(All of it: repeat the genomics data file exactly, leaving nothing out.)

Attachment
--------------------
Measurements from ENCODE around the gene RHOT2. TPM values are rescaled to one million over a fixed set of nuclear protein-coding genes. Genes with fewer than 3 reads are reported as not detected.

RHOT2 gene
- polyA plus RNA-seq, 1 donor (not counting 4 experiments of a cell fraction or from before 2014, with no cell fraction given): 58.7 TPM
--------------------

Measurements from ENCODE around the gene RHOT2. TPM values are rescaled to one million over a fixed set of nuclear protein-coding genes. Genes with fewer than 3 reads are reported as not detected.

RHOT2 gene
- polyA plus RNA-seq, 1 donor (not counting 4 experiments of a cell fraction or from before 2014, with no cell fraction given): 58.7 TPM